2-D Boron Is an Intrinsic Superconductor

It may be the only 2-D material that is naturally a low-temperature superconductor

2 min read
2-D Boron Is an Intrinsic Superconductor
Illustration: Evgeni Penev

Just as we were getting confirmation that graphene could be coaxed into behaving as a superconductor, we now get research out of Rice University indicating that the two-dimensional version of boron may be the only flatlands material that is an intrinsic superconductor.

Researchers at Rice, led by Boris Yakobson, have used computer calculations to determine that boron is a natural low-temperature superconductor, and may, in fact, be the only 2-D material with this intrinsic property.

Single-atom-thick sheets of boron—sometimes referred to as “borophene” in in a nod to their carbon cousin, graphene—have long been theorized, but have only just recently been produced in labs. In the short time labs have been turning out the material, its properties have begun to outshine graphene.

And once 2-D boron made its real world debut, the Rice researchers began analyzing its electronic structure. In a paper published in the journal ACS Nano, they reported the results of their first-principles analysis. The upshot: They predict that a one-atom-thick sheet of boron should achieve superconductivity at 10 to 20 Kelvin (between -250 and -260 degrees Celsius).

While there are other materials—including graphene—that can achieve superconductivity at these lower temperatures, boron has a couple advantages over the others.

“Its in-plane stiffness is high, about half of graphene's, but it is very flexible; its bending rigidity is just a fraction of graphene's,” said Evgeni Penev, a research scientist in the Yakobson group, in an e-mail interview with IEEE Spectrum.“Another advantage of boron is that it is a very light element (lightest among possible 2-D materials), with strong interatomic bonding. These properties are favorable for a material to have a higher critical temperature.” 

Penev believes that the immediate benefits of having a truly 2-D, conventional superconductor will come from a clearer picture of the fundamental physics of superconductivity in such materials.

“Even nowadays, fully understanding the nature of the metallic state in a 2-D system is still challenging,” said Penev. “2-D boron may offer a rare chance to study how metallicity and conventional superconductivity occur and behave in the 2-D limit, for an elemental material.”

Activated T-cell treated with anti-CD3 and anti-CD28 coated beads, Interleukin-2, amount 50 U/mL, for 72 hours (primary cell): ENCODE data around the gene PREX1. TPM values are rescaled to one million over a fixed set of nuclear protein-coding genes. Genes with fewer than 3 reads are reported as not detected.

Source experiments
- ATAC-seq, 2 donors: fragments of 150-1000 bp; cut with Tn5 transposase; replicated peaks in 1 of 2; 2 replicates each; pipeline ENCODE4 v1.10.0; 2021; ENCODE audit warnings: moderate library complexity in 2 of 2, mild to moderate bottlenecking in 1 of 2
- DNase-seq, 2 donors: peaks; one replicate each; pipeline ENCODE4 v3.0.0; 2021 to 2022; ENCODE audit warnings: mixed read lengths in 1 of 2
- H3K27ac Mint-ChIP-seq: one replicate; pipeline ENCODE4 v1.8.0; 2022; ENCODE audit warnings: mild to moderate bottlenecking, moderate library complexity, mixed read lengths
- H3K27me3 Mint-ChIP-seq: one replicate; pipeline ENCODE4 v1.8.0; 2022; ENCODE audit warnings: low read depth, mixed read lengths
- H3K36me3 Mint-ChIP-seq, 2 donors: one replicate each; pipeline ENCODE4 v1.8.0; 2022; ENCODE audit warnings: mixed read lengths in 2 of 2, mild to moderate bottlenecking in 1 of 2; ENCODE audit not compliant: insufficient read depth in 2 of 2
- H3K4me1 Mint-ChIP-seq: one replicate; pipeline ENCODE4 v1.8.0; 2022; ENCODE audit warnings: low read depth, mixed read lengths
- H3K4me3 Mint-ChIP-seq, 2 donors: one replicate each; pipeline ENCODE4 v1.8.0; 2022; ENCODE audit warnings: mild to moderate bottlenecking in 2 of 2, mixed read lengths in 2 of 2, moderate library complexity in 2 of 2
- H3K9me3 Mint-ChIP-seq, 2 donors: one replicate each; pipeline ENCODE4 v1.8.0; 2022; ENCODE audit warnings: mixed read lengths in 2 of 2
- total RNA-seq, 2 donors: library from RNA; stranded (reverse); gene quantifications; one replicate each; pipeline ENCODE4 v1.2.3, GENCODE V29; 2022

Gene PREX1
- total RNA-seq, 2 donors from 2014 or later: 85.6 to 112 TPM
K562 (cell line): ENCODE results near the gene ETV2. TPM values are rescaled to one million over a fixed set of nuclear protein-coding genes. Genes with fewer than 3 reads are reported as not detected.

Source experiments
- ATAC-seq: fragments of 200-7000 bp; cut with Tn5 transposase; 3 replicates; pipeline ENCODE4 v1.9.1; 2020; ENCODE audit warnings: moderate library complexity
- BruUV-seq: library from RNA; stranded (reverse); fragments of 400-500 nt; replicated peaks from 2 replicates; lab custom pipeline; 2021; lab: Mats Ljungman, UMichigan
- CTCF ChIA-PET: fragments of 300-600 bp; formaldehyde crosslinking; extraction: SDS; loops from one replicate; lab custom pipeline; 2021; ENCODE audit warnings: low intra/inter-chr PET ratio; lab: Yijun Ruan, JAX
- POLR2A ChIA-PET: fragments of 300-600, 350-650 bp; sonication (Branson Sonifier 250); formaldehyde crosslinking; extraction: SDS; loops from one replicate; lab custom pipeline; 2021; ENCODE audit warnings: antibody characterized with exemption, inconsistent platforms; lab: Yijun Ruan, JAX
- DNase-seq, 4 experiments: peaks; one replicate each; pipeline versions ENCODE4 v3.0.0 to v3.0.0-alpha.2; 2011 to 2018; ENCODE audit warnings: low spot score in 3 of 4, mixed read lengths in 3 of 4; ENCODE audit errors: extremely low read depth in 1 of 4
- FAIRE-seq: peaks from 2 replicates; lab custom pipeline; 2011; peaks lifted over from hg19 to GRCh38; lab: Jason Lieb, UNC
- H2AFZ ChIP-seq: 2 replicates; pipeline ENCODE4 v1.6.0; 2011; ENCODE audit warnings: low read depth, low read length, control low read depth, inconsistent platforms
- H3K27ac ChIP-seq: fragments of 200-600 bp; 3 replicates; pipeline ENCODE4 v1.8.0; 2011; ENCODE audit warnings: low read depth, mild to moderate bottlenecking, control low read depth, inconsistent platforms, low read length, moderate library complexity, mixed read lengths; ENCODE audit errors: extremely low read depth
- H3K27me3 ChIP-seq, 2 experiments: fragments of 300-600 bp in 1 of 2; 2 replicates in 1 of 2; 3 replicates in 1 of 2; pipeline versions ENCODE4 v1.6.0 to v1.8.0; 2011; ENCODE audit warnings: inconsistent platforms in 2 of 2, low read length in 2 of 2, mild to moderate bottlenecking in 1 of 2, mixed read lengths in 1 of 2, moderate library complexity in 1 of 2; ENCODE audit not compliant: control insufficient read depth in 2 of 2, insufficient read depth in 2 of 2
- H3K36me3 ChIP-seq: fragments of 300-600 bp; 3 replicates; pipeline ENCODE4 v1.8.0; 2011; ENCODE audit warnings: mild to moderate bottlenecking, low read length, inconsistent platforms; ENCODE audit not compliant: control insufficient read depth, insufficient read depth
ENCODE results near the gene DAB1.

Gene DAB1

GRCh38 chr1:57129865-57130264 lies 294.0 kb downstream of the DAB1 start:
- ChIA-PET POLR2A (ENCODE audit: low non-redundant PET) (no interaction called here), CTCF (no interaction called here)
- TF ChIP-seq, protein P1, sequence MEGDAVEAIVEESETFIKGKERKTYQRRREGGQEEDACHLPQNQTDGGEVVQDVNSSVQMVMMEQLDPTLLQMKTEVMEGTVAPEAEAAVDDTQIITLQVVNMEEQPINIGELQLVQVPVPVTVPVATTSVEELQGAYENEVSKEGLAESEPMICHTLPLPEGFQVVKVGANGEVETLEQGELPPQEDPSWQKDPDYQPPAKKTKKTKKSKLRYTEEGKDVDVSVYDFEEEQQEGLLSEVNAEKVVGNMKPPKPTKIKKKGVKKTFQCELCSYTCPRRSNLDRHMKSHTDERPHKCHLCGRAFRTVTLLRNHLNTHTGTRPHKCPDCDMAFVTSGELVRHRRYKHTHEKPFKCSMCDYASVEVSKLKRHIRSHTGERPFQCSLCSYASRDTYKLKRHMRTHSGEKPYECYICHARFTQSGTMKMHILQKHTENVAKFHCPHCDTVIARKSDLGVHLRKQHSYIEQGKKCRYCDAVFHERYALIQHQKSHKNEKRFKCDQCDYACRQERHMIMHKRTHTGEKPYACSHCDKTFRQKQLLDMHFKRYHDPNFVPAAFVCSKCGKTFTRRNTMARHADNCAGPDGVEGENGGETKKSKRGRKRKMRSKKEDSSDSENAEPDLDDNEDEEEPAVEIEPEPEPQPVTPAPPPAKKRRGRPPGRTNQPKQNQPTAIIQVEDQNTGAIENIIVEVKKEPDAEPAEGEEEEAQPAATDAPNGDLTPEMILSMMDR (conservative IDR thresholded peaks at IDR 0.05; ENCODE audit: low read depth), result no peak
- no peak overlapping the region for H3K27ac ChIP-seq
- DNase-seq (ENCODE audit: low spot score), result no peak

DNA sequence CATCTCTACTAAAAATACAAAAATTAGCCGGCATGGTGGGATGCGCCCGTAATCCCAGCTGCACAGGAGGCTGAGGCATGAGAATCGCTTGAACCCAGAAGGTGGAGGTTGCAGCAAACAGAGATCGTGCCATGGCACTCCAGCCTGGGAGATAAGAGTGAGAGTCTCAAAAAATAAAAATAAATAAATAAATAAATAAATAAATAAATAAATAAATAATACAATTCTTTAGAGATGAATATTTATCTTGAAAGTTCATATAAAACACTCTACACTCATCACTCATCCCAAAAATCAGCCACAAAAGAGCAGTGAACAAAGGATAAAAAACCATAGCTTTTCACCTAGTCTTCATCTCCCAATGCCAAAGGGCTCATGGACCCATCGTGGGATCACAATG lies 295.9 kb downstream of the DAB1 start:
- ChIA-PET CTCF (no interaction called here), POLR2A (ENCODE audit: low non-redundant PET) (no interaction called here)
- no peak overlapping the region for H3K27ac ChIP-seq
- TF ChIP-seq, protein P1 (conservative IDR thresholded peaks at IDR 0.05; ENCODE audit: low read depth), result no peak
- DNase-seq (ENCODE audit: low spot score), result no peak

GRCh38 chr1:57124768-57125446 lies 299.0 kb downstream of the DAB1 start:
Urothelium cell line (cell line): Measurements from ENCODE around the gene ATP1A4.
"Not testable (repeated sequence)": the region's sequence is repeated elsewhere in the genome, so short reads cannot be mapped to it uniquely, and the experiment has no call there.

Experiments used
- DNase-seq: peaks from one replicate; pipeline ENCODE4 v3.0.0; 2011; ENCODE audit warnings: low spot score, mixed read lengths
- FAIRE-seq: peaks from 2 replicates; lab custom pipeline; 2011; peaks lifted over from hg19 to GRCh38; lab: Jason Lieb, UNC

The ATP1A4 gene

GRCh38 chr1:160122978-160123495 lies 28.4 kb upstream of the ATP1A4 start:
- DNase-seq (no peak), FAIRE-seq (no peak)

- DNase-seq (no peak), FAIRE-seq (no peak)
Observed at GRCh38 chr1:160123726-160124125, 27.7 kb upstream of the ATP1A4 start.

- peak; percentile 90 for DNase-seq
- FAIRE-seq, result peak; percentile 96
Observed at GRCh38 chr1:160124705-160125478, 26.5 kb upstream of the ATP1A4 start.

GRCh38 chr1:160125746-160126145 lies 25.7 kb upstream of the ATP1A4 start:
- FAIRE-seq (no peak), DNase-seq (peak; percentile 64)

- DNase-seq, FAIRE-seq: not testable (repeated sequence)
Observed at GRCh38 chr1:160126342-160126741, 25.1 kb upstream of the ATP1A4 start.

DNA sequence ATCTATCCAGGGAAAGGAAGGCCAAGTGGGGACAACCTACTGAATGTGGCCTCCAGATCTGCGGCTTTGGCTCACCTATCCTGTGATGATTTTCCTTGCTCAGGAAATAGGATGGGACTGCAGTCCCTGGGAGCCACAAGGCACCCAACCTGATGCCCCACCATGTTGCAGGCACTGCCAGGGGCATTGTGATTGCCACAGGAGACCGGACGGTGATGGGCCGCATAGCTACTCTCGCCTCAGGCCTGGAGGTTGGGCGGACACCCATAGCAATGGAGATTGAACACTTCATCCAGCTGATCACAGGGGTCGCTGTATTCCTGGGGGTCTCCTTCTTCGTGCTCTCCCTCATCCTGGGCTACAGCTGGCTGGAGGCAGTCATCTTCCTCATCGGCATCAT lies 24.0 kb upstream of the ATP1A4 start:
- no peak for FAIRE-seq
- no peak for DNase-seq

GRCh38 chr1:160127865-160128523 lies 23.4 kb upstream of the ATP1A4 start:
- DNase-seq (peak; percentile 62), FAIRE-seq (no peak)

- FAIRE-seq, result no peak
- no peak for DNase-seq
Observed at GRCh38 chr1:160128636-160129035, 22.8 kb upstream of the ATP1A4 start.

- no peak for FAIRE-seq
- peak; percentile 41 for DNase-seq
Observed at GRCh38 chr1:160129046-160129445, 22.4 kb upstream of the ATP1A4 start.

Of course, these calculations still need to be validated in the real world. According to Penev, this would involve more lab work like low-temperature measurements of resistivity as a function of temperature.

“We are a theoretical group, but we would be more than happy to collaborate with experimental teams interested in probing 2-D boron for possible conventional superconductivity,” said Penev.

Meanwhile, some of the 2-D boron the researchers have been working with exhibits really interesting features in its electronic structure and vibrational spectra, suggesting existence of other important properties. Penev added: “This is something we may pursue in the future.”

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The First Million-Transistor Chip: the Engineers’ Story

Intel’s i860 RISC chip was a graphics powerhouse

21 min read
Twenty people crowd into a cubicle, the man in the center seated holding a silicon wafer full of chips

Intel's million-transistor chip development team

In San Francisco on Feb. 27, 1989, Intel Corp., Santa Clara, Calif., startled the world of high technology by presenting the first ever 1-million-transistor microprocessor, which was also the company’s first such chip to use a reduced instruction set.

The number of transistors alone marks a huge leap upward: Intel’s previous microprocessor, the 80386, has only 275,000 of them. But this long-deferred move into the booming market in reduced-instruction-set computing (RISC) was more of a shock, in part because it broke with Intel’s tradition of compatibility with earlier processors—and not least because after three well-guarded years in development the chip came as a complete surprise. Now designated the i860, it entered development in 1986 about the same time as the 80486, the yet-to-be-introduced successor to Intel’s highly regarded 80286 and 80386. The two chips have about the same area and use the same 1-micrometer CMOS technology then under development at the company’s systems production and manufacturing plant in Hillsboro, Ore. But with the i860, then code-named the N10, the company planned a revolution.

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